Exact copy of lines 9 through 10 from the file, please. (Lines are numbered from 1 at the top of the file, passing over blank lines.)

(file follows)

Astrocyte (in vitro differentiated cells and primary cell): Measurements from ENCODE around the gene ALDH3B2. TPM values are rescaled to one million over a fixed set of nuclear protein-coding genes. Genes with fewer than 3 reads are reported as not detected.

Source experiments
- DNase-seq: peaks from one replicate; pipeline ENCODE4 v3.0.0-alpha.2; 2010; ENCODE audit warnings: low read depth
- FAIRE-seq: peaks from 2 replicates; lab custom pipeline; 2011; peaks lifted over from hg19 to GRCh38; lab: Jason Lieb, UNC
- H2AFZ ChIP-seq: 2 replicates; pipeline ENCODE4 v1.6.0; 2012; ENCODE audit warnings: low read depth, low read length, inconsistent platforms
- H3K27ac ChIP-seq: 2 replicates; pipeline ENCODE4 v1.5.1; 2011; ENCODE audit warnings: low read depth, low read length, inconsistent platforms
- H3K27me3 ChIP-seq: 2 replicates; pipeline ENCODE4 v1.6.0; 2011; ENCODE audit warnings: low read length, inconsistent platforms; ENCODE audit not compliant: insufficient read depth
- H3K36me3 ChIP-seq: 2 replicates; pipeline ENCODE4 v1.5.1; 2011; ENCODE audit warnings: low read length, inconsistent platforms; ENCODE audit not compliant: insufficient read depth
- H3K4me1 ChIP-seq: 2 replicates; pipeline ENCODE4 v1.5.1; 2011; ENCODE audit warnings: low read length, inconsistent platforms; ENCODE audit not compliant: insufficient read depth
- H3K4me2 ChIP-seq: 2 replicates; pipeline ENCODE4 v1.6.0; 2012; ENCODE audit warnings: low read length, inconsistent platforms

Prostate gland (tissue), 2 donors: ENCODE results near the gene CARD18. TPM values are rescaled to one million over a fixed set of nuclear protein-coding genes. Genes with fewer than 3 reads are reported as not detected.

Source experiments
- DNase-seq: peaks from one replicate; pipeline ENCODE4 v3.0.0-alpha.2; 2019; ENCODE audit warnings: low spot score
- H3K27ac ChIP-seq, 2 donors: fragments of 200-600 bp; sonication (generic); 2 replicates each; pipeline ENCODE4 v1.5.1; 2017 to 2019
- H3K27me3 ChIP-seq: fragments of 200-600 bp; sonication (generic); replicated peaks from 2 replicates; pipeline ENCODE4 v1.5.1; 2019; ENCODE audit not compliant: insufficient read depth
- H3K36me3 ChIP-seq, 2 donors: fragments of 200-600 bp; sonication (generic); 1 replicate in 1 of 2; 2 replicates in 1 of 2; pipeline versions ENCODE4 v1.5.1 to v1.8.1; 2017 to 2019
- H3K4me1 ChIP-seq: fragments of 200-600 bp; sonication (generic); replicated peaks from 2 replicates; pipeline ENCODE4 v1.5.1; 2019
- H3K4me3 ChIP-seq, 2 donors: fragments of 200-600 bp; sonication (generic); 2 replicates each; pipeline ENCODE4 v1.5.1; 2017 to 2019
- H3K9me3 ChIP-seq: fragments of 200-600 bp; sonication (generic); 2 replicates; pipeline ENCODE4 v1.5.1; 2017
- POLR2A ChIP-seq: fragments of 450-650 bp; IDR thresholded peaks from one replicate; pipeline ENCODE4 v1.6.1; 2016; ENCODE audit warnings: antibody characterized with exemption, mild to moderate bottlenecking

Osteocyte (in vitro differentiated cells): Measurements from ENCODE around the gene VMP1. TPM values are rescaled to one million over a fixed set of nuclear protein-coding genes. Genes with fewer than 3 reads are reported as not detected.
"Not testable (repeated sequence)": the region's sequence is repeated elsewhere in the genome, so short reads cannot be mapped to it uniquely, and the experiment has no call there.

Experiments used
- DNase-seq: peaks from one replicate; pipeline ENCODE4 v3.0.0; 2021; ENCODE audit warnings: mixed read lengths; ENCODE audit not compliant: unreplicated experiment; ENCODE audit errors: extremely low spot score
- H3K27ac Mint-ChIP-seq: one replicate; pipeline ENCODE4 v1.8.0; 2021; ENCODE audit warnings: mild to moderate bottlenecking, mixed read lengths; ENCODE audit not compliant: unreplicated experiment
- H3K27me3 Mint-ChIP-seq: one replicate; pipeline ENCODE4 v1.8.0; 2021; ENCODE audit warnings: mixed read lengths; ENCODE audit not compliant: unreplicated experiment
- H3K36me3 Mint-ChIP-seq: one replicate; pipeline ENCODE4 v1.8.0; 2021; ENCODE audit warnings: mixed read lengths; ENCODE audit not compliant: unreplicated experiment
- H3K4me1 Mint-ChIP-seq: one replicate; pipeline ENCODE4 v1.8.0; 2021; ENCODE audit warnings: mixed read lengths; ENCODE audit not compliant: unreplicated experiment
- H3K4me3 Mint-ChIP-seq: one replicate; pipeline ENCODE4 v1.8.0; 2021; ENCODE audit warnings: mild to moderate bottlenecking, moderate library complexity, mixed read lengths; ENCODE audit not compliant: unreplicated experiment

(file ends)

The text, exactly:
- H3K4me1 ChIP-seq: 2 replicates; pipeline ENCODE4 v1.5.1; 2011; ENCODE audit warnings: low read length, inconsistent platforms; ENCODE audit not compliant: insufficient read depth
- H3K4me2 ChIP-seq: 2 replicates; pipeline ENCODE4 v1.6.0; 2012; ENCODE audit warnings: low read length, inconsistent platforms